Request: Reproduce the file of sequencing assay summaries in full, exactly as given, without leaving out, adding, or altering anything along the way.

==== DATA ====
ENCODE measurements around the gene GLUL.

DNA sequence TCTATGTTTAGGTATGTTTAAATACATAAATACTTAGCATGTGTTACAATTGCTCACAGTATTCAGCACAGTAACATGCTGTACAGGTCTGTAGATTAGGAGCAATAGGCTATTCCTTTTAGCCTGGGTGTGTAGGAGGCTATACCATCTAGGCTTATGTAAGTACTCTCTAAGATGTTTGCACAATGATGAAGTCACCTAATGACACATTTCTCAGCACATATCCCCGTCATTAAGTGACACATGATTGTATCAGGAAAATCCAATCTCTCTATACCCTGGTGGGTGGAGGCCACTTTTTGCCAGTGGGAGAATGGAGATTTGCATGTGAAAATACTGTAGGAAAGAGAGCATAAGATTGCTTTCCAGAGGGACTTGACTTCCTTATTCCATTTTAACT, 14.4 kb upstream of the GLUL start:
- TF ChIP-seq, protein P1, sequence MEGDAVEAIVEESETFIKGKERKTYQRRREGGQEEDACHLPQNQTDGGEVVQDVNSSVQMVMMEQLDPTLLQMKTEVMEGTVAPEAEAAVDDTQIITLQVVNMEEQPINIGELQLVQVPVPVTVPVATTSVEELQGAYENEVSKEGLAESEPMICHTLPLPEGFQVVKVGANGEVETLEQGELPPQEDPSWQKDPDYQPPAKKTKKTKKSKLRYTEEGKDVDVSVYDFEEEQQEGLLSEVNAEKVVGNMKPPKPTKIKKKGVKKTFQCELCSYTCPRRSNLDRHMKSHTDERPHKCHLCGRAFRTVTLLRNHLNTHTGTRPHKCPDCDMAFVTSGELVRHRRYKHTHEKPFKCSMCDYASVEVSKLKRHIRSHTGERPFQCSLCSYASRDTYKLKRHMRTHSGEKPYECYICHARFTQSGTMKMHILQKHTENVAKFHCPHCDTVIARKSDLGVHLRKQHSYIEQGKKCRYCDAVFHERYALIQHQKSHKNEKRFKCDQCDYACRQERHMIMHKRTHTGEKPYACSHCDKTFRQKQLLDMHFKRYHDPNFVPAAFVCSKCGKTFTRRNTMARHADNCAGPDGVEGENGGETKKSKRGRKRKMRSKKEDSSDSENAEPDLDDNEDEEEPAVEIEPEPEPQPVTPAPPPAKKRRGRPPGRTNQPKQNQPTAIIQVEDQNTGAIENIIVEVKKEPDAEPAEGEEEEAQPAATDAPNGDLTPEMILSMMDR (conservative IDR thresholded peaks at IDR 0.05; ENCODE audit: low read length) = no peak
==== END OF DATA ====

ENCODE measurements around the gene GLUL.

DNA sequence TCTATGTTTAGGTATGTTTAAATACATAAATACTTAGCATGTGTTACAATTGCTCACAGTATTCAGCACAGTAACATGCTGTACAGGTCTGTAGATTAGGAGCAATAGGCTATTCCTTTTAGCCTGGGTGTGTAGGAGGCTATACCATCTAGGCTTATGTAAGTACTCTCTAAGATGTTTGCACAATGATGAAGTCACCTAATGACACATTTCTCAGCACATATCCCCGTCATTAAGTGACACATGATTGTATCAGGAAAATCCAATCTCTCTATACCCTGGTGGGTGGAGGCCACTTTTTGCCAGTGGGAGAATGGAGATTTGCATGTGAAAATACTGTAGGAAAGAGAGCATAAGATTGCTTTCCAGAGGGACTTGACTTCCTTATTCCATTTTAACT, 14.4 kb upstream of the GLUL start:
- TF ChIP-seq, protein P1, sequence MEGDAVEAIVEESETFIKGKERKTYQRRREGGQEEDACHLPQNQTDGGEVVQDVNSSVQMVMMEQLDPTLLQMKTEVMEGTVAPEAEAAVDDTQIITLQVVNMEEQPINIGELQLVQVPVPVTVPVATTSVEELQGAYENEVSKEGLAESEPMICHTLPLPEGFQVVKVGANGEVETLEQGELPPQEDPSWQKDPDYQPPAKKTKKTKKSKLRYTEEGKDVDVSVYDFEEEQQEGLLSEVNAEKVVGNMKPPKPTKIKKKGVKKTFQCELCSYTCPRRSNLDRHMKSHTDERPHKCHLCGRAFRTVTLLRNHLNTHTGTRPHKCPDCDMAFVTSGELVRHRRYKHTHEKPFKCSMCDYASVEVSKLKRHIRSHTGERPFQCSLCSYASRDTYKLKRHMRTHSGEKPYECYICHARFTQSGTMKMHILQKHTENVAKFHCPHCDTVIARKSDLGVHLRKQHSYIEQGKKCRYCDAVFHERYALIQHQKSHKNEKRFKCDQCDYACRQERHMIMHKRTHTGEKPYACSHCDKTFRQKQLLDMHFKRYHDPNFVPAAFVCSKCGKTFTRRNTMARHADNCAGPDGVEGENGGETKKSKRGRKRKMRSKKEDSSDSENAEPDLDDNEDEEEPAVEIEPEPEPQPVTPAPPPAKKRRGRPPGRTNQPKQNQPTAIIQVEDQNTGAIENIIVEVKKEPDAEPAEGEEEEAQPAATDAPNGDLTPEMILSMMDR (conservative IDR thresholded peaks at IDR 0.05; ENCODE audit: low read length) = no peak